Would-be criminals don’t have to be technical geniuses to launch a ransomware attack. They can purchase access to ransomware software affordably and anonymously, on an as-a-service basis. They can rent botnets to barrage individuals and companies with phishing messages to try to get their ransomware installed. There are even helpdesks for these services. When a target is compromised, attackers can use hosted websites designed for anonymity to communicate with victims. They then take in money through the magic of Bitcoin, which is a boon for the ransomware business owner. Yes, news that the DOJ recovered a majority of the $4.4 million in cryptocurrency that Colonial Gas paid is intriguing, but it appeared to happen only because the criminals were stupid.
And yes, the state of cybersecurity is such that even stupid criminals can steal millions of dollars.
There are countless ransomware infrastructure providers that exist only in “the cloud” with no physical addresses or bank accounts. Even if the U.S. government is successful in taking down a major player, there are more than enough other criminals ready to pick up the slack.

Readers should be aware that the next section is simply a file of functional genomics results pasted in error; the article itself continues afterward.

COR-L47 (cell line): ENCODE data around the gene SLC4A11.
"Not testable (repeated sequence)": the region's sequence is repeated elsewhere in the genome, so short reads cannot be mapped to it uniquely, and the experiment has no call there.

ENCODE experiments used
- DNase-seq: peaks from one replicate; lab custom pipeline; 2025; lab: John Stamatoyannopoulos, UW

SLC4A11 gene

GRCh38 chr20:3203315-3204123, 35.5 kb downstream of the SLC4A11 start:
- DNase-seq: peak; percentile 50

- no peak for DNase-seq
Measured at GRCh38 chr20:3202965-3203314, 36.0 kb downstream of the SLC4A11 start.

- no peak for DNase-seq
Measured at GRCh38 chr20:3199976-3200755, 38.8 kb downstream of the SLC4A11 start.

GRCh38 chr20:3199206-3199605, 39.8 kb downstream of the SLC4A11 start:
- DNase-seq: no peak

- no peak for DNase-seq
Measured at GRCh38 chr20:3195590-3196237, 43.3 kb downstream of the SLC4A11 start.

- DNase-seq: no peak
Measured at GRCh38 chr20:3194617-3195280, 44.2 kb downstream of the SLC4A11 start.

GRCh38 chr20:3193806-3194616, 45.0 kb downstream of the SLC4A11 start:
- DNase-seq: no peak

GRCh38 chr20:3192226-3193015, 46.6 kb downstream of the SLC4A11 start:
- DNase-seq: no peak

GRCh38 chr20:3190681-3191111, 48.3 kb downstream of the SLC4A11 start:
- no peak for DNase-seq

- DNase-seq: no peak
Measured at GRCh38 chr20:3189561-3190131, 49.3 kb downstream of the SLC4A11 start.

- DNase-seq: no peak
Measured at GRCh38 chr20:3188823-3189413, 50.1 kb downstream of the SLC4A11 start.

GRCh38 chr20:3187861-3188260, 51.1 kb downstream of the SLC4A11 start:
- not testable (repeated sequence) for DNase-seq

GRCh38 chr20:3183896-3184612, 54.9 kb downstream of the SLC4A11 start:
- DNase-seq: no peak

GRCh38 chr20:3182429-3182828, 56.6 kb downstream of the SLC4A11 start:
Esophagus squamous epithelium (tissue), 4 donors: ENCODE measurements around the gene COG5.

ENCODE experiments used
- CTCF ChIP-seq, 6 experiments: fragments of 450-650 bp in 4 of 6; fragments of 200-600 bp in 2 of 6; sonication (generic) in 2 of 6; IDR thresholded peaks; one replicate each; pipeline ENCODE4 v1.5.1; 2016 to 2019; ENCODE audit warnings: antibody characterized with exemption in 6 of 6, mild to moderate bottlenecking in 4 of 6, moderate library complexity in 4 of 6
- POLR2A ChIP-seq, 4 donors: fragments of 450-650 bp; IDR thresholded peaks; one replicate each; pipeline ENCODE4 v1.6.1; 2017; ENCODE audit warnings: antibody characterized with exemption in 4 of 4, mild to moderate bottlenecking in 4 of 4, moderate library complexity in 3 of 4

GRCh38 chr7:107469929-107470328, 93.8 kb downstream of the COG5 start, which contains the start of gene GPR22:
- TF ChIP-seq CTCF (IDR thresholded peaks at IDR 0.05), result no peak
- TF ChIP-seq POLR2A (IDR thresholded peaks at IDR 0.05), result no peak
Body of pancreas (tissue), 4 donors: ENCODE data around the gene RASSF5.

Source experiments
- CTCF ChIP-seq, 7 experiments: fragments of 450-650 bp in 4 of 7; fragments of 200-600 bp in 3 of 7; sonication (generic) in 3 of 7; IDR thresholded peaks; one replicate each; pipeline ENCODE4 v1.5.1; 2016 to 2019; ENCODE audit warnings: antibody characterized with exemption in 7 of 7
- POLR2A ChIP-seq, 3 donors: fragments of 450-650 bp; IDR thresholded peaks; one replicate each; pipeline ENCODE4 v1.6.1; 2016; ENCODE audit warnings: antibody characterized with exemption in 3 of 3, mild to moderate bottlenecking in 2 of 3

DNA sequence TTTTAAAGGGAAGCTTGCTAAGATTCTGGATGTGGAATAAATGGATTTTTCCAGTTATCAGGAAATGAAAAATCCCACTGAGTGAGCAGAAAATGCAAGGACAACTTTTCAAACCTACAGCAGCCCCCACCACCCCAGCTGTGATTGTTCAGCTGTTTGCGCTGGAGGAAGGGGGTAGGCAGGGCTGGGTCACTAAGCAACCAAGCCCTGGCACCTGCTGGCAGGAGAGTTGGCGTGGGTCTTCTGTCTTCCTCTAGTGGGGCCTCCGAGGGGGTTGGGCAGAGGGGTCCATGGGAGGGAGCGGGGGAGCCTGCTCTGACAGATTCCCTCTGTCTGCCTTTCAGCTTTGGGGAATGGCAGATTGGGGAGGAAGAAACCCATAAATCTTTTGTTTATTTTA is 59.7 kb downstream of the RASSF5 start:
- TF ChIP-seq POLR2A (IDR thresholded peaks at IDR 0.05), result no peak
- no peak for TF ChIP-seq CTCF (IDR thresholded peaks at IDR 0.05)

For that reason, CFOs need to consider ransomware prevention a cost of doing business. We’ve discussed how to decide if cybersecurity insurance is a good investment, and the fact is, ransomware is a key purchase driver because a successful attack is expensive even if you don’t pay ransom.
Go It Alone? Probably
Unless your business, say, supplies fuel to 25% of the country, don’t expect help from the government. At a minimum, you will need to find a qualified cybersecurity provider to help you clean up.
And just because you have unencrypted backups doesn’t mean you’re in the clear, because like all savvy businesses, ransomware gangs evolve their models in response to market conditions. Some ransomware is referred to as “extortionware,” for example. These gangs have learned that more companies now back up their data. For that reason, before ransomware encrypts systems, extortionware makes a copy of all files, from financials to email, customer records to IP. Even if the victim can decrypt its data, the criminals still demand payment or they will release the stolen information on the Internet. This can have a devastating impact on a company.